But a little more research showed that there was no Morden—that somebody had misprinted the first letter as an “M” rather than a “W.” So Sullivan was actually from Worden—one more Yellowstone County veteran to be honored.
“I was a week away from ordering the bronze plaque and I said, ‘Stop the presses. I’ve found another one,’” Saunders said.
He has many such stories about the women who will be honored on April 6. One of his favorites is Susie Welborn McCrumb, an Army nurse whose two brothers served in the Army. She cared for the wounded at a base hospital in Langres, France, and stayed in France after the war to care for those too sick to travel.
After the war she worked as a nurse all over Montana, and she died in Billings in 1996, at the age of 103. Before her death, she was thought to have been the oldest surviving World War I Army nurse.
“I’d have given anything to have met her,” Saunders said.
As for Regina McIntyre Early, her World War I records listed her by her maiden name, and Saunders had no reason to suspect that someone named McIntyre was Native American. But she had served in base hospitals in Savenay and Caen, France, among others, and Saunders made a point of looking into the backgrounds of any Montana nurses who had served overseas.
As part of his research, he found McIntyre listed on a 1905 Indian census. He followed that trail and found out she was also listed in the Confederate Salish and Kootenai census of 1905. A search of tribal records showed that she was almost a quarter-blood member of the tribe, on her mother’s side. Her father was a Scotsman.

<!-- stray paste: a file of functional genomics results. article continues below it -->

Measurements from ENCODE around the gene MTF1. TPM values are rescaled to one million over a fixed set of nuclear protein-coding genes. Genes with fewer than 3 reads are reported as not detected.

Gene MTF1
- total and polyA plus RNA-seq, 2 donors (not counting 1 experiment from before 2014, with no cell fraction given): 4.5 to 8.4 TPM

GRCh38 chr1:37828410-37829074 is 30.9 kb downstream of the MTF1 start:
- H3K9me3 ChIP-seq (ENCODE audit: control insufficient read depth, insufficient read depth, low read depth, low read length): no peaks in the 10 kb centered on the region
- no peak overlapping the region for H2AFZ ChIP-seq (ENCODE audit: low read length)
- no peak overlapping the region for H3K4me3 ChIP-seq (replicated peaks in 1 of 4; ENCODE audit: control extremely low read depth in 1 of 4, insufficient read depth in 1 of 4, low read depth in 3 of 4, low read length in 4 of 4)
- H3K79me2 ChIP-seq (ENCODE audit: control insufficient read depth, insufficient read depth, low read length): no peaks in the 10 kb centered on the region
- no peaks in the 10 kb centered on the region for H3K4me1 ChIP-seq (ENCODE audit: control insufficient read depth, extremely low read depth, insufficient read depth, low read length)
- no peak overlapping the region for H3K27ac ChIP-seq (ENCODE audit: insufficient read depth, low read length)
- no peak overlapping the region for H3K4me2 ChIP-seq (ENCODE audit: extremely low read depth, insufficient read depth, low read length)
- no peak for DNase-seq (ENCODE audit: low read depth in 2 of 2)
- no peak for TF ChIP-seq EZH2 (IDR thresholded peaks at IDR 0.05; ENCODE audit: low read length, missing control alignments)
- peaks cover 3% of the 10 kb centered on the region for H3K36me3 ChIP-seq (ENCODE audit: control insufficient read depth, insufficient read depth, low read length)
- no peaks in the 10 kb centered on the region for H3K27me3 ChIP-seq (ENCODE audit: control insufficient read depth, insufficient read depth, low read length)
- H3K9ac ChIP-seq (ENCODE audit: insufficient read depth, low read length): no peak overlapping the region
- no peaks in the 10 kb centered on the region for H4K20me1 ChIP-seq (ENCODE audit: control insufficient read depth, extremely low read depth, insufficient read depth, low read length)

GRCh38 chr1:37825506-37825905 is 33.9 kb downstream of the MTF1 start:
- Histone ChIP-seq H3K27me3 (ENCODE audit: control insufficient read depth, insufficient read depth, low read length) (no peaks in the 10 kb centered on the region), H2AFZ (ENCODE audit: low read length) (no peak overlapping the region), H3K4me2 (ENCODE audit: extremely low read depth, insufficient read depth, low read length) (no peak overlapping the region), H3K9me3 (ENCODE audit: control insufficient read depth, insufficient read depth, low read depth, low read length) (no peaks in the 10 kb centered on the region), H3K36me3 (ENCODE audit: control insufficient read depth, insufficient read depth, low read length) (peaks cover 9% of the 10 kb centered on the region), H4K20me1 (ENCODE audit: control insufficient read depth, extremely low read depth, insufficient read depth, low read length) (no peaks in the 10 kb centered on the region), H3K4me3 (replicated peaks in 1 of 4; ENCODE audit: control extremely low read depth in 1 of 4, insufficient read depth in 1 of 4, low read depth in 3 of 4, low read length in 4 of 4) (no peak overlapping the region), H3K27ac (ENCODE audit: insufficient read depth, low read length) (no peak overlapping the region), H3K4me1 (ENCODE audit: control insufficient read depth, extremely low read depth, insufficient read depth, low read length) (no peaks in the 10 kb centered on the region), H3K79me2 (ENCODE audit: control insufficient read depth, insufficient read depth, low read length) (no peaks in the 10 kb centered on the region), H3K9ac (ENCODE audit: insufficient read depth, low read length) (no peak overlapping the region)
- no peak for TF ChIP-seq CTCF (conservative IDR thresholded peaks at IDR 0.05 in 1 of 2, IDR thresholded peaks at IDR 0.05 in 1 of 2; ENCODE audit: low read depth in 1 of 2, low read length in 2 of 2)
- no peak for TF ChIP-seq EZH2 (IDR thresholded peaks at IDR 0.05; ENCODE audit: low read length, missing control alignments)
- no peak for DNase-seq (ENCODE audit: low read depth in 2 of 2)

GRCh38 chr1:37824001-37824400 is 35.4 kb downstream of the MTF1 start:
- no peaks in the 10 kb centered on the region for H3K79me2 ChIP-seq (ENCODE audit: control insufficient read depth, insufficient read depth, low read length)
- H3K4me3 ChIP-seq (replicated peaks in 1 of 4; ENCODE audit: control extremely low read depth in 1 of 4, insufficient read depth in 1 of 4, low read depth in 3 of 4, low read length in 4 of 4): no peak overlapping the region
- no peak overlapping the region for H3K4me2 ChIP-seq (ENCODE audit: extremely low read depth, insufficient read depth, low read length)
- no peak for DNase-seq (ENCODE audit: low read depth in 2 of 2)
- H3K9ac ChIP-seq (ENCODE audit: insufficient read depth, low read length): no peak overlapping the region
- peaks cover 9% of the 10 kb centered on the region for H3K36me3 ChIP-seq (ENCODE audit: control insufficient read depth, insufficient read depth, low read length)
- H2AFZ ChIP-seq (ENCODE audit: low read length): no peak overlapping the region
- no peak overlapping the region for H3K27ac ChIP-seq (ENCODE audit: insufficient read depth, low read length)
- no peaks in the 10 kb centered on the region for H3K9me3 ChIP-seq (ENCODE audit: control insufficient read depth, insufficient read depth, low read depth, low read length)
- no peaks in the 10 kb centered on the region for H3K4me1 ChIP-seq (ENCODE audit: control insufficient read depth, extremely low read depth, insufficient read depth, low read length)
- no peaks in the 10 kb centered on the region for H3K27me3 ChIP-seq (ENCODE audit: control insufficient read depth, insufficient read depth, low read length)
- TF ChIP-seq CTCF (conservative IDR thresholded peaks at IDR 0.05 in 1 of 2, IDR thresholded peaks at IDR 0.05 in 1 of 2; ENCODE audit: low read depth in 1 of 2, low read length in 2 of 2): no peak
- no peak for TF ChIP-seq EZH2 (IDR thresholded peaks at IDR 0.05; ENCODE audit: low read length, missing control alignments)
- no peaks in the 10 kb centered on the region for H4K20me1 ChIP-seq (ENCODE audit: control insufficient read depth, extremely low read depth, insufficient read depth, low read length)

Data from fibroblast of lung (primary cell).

“I said, ‘I’ll be damned,’” Saunders said. He wrote to Salish-Kootenai tribal members on Monday and they wrote back on Wednesday to thank him, and then on Thursday to let him know about the tribal honor guard coming to Billings.
All in a satisfying day’s work for Saunders, who has much more research ahead of him.
Details: Saunders gives much of the credit for the World War I women’s memorial to the DAV Chapter 10, which has provided all the funding except for a few unsolicited donations.
“They gave up some things to pay for this,” he said of the DAV.
Saunders also credited the metal fabrication students in Montana State University Billings’ City College, who designed and made the memorial’s decorative base.
Ed Kemmick has been a newspaper reporter, editor and columnist since 1980. Except for four years in his home state of Minnesota, he has spent his entire journalism career in Montana, working in Missoula, Anaconda, Butte and Billings. “The Big Sky, By and By,” a collection of some of his newspaper stories and columns, plus a few essays and one short story, was published in 2011.